ISB students can choose from a broad array of courses when designing their curriculum. Select the course names to learn more about their content.
This course will introduce students to the theory and practice of modeling biological systems from the molecular to the population level with an emphasis on intracellular processes. Topics covered include kinetic and equilibrium descriptions of biological processes, systematic approaches to model building and parameter estimation, analysis of biochemical circuits modeled as differential equations, modeling the effects of noise using stochastic methods, modeling spatial effects, and modeling at higher levels of abstraction or scale using logical or agent-based approaches. A range of biological models and applications will be considered including gene regulatory networks, cell signaling, cell cycle regulation, and pharmacokinetics and pharmacodynamics (PK/PD). Weekly lab sessions will provide students hands-on experience with methods and models presented in class. Course requirements include regular class participation, weekly homework assignments, a take-home exam, and a final project.
A laboratory course providing the student an opportunity to carry out a laboratory project under the direction of a member of the Program prior to admission to candidacy for the Ph.D.
This course will introduce the students to genomic data and basic analytical principles pertaining them. The students will learn about high-throughput sequencing methods and applications, genomic variation, transcriptomics and epigenomic data. At the end of the course, the students will be able to analyze efficiently these type of datasets using existing algorithms or algorithms they will develop.
The course will introduce students to a variety of computational tools for solving common problems in biological research. Students will be taught the Python programming language through hands on exercises and assignments. Students will acquire knowledge and programming skills that will increase their productivity as researchers.
The overall purpose of this course is to introduce students to basic probability and one and two sample procedures (point and interval estimation and hypothesis testing) for the Normal and Binomial distributions. Basic one and two sample nonparametric tests are also presented. This broad goal includes use of statistical software to analyze data sets and answer research questions; recognition of situations when these procedures are and are not appropriate; and intuitive understanding of the rationale used in creating the statistical procedures presented.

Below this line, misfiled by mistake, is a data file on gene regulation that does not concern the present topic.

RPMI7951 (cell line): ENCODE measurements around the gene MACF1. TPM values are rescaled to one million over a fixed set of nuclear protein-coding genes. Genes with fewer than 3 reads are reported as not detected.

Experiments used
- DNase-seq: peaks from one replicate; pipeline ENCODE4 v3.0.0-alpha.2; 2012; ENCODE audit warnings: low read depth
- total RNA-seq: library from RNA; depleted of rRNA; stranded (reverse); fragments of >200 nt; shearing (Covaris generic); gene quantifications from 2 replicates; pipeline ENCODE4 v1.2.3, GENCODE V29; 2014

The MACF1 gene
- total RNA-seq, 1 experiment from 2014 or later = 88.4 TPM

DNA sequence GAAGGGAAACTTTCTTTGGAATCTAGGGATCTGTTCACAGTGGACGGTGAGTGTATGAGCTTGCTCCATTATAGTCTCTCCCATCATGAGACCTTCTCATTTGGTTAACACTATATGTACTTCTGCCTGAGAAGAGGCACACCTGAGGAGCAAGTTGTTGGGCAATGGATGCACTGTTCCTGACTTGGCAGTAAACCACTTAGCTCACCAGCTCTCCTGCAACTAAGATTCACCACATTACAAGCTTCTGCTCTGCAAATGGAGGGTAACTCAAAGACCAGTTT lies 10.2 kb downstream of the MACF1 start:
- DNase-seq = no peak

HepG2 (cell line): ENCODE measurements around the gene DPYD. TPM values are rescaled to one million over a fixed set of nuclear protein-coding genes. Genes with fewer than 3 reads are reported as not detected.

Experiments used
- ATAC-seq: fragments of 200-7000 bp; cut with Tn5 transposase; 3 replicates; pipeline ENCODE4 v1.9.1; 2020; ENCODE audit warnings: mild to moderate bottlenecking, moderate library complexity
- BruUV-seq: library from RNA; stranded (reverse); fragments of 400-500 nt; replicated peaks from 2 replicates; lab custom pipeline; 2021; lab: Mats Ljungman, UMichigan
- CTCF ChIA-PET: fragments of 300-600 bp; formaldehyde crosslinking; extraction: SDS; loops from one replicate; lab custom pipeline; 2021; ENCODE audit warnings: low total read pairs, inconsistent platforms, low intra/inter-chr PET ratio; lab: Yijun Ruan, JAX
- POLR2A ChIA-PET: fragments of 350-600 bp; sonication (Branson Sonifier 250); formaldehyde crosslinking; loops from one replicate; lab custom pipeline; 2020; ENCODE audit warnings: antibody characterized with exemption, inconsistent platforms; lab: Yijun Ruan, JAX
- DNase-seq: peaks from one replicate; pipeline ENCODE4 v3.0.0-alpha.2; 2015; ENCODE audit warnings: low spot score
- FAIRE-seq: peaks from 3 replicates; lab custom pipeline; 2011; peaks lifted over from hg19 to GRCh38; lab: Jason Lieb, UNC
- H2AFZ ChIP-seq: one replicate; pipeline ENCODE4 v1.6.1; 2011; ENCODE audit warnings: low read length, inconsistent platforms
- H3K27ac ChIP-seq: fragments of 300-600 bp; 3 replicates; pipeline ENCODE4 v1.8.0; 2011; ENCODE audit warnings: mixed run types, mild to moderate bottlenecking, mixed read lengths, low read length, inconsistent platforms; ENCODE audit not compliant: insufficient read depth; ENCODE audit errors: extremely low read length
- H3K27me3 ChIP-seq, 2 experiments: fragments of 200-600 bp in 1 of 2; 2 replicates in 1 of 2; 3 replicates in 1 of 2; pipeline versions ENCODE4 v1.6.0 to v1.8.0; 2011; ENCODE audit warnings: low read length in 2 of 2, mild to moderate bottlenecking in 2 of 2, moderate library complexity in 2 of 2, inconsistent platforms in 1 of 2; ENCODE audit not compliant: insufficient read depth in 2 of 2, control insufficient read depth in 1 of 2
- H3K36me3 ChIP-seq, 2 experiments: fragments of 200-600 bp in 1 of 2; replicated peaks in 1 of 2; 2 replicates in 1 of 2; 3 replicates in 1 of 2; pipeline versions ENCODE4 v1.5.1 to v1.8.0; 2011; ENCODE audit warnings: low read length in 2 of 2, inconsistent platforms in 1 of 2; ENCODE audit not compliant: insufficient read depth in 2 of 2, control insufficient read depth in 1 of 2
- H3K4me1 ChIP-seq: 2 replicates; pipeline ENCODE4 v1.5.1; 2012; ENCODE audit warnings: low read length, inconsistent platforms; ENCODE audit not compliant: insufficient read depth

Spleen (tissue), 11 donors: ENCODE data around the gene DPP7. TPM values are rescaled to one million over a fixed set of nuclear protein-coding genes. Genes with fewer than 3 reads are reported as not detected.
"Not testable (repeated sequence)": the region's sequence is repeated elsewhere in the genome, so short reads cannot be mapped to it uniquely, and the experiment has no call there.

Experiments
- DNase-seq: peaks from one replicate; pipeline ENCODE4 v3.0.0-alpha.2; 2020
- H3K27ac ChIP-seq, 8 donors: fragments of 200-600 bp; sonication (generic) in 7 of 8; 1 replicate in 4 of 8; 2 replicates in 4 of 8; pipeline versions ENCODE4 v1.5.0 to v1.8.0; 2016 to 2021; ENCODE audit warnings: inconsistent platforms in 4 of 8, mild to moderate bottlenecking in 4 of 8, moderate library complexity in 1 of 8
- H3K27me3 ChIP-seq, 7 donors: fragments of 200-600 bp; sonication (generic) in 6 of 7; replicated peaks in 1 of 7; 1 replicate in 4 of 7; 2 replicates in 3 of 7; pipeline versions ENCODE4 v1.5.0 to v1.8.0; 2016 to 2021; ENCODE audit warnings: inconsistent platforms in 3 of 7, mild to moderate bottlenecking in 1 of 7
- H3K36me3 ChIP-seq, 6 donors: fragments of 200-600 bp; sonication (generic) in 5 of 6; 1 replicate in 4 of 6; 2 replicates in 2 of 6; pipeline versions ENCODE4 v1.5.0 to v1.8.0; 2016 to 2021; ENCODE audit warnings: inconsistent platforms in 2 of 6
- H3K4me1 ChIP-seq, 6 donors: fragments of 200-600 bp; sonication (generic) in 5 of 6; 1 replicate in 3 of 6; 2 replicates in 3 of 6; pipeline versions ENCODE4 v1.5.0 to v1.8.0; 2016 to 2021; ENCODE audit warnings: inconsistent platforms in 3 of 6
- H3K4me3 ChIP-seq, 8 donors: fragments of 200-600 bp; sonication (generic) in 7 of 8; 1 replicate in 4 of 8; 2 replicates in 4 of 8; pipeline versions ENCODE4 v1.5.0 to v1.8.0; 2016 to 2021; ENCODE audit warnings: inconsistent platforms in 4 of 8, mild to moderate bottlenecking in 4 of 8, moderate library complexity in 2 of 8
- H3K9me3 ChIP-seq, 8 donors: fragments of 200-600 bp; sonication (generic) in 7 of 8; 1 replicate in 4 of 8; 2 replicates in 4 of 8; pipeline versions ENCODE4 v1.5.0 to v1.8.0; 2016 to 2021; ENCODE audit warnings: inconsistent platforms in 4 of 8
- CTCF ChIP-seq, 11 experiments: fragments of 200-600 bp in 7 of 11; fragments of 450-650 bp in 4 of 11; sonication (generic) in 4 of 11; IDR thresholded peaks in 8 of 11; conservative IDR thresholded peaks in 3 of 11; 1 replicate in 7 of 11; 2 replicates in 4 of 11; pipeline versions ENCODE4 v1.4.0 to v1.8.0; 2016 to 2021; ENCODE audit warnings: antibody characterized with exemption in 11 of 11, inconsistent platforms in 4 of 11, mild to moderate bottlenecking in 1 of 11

Students are required to perform three distinct five-week laboratory rotations in the summer/fall term of the first year. These rotations provide students with an opportunity to perform experimental research in three different scientific areas, while experiencing diverse laboratory environments and practices. They also facilitate selection of the dissertation laboratory and advisor. Students select the laboratory rotations based on their research interests and in consultation with their academic advisor.
This course will introduce students to the use of vertebrate and invertebrate model organisms as systems biology research tools. The use of several models is covered, including: mouse, zebrafish, C. elegans, echinoderms, and Drosophila. Emphasis will be placed on the strengths that specialized techniques of each organism provide to the biomedical research community.
After advancement to candidacy for the Ph.D. degree, students enroll in this course to pursue original experimental laboratory research, the results of which will provide the substance of their doctoral dissertation. A minimum of 40 credits of this course are required for the Ph.D. degree in the School of Medicine.
The course covers the fundamental aspects of biological imaging and the associated practical implementation of imaging approaches to address distinct biological questions. A theoretical background describing current imaging techniques and modalities will be followed by specific examples that employ imaging techniques in a range of research areas. Students will be presented with a comprehensive background for each topic, followed by a description of the practical applications of image acquisition and data analysis. For each section time is allocated to discuss data handling and analysis pertinent to the biological questions being addressed.
Students will critically examine and present in a summary form new research relevant to modern-day molecular biology. Students may participate in journal clubs hosted by the school of medicine and/or department of biological sciences.
This course will help students prepare to write their comprehensive exam proposals and will address other essential science communication skills, including research papers, oral and poster presentations, pitching ideas to industry, and web-based communication platforms.